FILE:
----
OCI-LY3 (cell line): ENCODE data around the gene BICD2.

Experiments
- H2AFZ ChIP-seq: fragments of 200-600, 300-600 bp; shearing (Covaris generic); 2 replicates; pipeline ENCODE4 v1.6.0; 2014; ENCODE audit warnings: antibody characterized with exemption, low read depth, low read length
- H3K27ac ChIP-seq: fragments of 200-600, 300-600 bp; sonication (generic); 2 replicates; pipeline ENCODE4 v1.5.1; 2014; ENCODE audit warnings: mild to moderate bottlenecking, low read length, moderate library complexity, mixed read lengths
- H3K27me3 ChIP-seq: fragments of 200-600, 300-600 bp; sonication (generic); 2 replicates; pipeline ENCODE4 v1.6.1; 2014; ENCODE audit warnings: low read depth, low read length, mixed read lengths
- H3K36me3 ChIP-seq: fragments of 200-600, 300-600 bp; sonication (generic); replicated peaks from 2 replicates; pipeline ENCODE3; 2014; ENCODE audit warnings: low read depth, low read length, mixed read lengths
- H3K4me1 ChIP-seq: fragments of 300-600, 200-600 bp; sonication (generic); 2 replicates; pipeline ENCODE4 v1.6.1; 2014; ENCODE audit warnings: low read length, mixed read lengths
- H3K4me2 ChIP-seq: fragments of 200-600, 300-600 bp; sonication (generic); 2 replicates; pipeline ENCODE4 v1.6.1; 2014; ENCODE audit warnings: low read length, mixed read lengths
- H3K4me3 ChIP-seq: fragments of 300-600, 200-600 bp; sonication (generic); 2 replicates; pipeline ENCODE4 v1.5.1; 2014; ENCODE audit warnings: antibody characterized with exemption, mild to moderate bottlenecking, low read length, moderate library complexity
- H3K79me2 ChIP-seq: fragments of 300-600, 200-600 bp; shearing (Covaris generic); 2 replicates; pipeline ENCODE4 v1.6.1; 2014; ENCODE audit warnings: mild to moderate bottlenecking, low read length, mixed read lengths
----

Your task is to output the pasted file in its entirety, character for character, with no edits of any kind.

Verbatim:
OCI-LY3 (cell line): ENCODE data around the gene BICD2.

Experiments
- H2AFZ ChIP-seq: fragments of 200-600, 300-600 bp; shearing (Covaris generic); 2 replicates; pipeline ENCODE4 v1.6.0; 2014; ENCODE audit warnings: antibody characterized with exemption, low read depth, low read length
- H3K27ac ChIP-seq: fragments of 200-600, 300-600 bp; sonication (generic); 2 replicates; pipeline ENCODE4 v1.5.1; 2014; ENCODE audit warnings: mild to moderate bottlenecking, low read length, moderate library complexity, mixed read lengths
- H3K27me3 ChIP-seq: fragments of 200-600, 300-600 bp; sonication (generic); 2 replicates; pipeline ENCODE4 v1.6.1; 2014; ENCODE audit warnings: low read depth, low read length, mixed read lengths
- H3K36me3 ChIP-seq: fragments of 200-600, 300-600 bp; sonication (generic); replicated peaks from 2 replicates; pipeline ENCODE3; 2014; ENCODE audit warnings: low read depth, low read length, mixed read lengths
- H3K4me1 ChIP-seq: fragments of 300-600, 200-600 bp; sonication (generic); 2 replicates; pipeline ENCODE4 v1.6.1; 2014; ENCODE audit warnings: low read length, mixed read lengths
- H3K4me2 ChIP-seq: fragments of 200-600, 300-600 bp; sonication (generic); 2 replicates; pipeline ENCODE4 v1.6.1; 2014; ENCODE audit warnings: low read length, mixed read lengths
- H3K4me3 ChIP-seq: fragments of 300-600, 200-600 bp; sonication (generic); 2 replicates; pipeline ENCODE4 v1.5.1; 2014; ENCODE audit warnings: antibody characterized with exemption, mild to moderate bottlenecking, low read length, moderate library complexity
- H3K79me2 ChIP-seq: fragments of 300-600, 200-600 bp; shearing (Covaris generic); 2 replicates; pipeline ENCODE4 v1.6.1; 2014; ENCODE audit warnings: mild to moderate bottlenecking, low read length, mixed read lengths